A show of hands Thursday evening in Waimea revealed near-unanimous support for Mayor Billy Kenoi’s request to allow the county to take over Hapuna Beach State Park and Mauna Kea State Recreational Area.
Waimea Town Meeting President Sherm Warner took a quick poll at a meeting at Waimea Elementary School to see who favored the measure, which has the support of Sen. Malama Solomon, D-North Hawaii. Of the more than 100 people in attendance, most voted and only two raised their hands to say they opposed the idea.
Kenoi, after the meeting, said he’s getting strong support around the island.
“We’re not talking about a situation people are unfamiliar with,” he said. “It’s not a situation that has arisen the last few months.”
Solomon introduced SB 456, which would transfer 10 acres of Mauna Kea State Recreational Area, on Saddle Road, to the county. She sat down with Kenoi and Department of Land and Natural Resources officials to discuss the proposal. Kenoi said the meeting went well. For years he’s been asking the department to step up maintenance efforts in both parks, he said.
“Enough is enough,” Kenoi said. “We’ll take responsibility.”
Much of the large crowd — at one point the cafeteria was standing room only — appeared to be in attendance to support Solomon and Kenoi in their efforts to secure funding and begin work on the long-anticipated Waimea Regional Park. Waimea youth sports teams came out in full force, wearing uniform jerseys, to express their desire to see the park become available soon.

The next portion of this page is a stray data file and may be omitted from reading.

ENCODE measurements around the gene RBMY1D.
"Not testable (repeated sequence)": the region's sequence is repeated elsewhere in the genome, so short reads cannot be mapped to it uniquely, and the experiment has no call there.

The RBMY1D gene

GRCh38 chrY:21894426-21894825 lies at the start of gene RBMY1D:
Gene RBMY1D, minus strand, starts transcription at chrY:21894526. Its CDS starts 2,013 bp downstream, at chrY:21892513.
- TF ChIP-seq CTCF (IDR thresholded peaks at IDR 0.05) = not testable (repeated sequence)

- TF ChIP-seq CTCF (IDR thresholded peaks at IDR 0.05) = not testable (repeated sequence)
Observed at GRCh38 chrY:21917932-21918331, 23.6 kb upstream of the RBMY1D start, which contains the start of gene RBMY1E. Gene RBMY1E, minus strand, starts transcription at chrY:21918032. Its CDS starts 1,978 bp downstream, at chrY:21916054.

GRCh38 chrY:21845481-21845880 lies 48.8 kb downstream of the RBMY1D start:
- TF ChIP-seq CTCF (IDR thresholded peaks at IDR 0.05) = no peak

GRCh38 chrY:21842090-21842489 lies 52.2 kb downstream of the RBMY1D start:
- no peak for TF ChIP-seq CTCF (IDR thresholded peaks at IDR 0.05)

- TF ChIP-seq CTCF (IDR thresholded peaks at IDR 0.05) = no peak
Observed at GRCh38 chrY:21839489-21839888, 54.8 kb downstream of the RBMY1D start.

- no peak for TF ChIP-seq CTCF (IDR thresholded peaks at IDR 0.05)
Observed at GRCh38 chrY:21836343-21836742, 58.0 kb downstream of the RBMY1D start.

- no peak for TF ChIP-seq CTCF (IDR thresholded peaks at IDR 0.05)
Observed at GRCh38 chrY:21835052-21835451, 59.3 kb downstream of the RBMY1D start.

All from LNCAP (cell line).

Kenoi said the park’s first phase will cost $13 million, with the state paying $5 million and the county covering the remainder.
Solomon took a few questions at the end of the meeting. Only one was specifically related to the Public Lands Development Corp., which Solomon supports but which many county officials and residents are calling on the Legislature to repeal. That question was only to check with Solomon to see when a measure relating to the repeal efforts would be heard. Solomon said a hearing was scheduled for Monday.
The senator called on Hawaii Island residents to submit testimony for a hearing on SB 451, which would make Hawaiian Airlines subject to the Public Utilities Commission’s regulations.
“The way those airfares are going and with the closing of Tesoro, here you’re going to see more increases in terms of our transportation costs,” Solomon said, adding she didn’t know how far the bill would progress.
The Senate’s Consumer Protection Committee is scheduled to hear that bill at 9 a.m. today.
Solomon ran down a list of bills of interest to Hawaii Island residents and noted she has requests for $85 million in funding for regional projects, from work at the Kona International Airport to Kohala High School, including $3.5 million for the West Hawaii Health Center in Waikoloa.